In the five elements, the wood and fire are light and going upward, hence they govern ascending. The earth, metal, and water are heavy and sinking and hence govern descending. The yin channels travel upward (the foot three yin channels travel from feet to the chest; while the hand three yin channels travel from the chest to the hands.). Hence, the beginning five-element of the five transport points of the yin channels start from wood and then fire. The yang channels travel downward and hence the beginning five-element of the five transport points of those channels start from metal and then water. The heart (fire) and liver (wood) channels are yin channels but yang viscera. Because they belong to wood and fire, their nature is to ascend. That is why in the yin channels, only the yang viscera, the heart and liver channels travel upward from their internal pathways to the head region (no points on those pathways though). Because both the liver and heart channels go to the head, the disorders of the heart and liver will influence the spirit and will (Shen Zhi). The hyperactivity of the liver yang (such as the cerebral hemorrhage in western medicine term) and the phlegm confusing the heart orifice (brain thrombus) both will cause stroke. To treat it, needle the Muhuo (wood fire) point and Linggu and Dabai (the wood fire nature points) of the Tung’s acupuncture. The effectiveness of the point combination is very high.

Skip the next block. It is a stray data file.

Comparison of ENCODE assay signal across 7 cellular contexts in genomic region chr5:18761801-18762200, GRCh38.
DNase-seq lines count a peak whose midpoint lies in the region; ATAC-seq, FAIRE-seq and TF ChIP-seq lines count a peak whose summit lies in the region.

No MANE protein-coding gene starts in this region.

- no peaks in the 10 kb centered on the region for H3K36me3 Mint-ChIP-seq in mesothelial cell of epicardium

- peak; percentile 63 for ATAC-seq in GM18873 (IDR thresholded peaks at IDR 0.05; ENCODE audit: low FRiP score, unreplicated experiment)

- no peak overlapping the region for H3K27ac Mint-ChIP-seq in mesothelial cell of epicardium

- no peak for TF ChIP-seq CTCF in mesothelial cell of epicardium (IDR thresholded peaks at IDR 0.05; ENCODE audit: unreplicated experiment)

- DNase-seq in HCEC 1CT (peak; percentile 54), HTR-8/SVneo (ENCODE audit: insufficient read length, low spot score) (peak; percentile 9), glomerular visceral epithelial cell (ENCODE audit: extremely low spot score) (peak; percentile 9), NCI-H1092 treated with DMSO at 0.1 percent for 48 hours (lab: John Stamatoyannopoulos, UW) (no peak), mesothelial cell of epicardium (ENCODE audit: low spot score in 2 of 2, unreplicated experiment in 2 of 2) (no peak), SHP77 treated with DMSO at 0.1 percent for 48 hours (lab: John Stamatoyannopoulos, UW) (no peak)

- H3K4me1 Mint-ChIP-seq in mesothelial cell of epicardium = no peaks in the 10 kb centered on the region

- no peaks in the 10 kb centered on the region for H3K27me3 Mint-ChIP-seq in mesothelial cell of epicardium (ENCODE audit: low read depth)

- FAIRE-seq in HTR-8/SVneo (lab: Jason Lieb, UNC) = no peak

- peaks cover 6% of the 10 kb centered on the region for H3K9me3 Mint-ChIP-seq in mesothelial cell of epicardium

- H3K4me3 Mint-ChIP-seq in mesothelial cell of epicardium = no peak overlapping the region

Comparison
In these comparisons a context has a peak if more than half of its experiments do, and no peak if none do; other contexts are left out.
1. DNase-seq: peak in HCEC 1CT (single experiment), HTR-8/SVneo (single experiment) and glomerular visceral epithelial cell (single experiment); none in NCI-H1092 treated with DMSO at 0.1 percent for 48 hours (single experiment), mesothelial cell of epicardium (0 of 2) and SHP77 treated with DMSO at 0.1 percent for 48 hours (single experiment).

6. Please discuss the applications of “the Pericardium governs the spirit, blood and sweat” in clinical practice.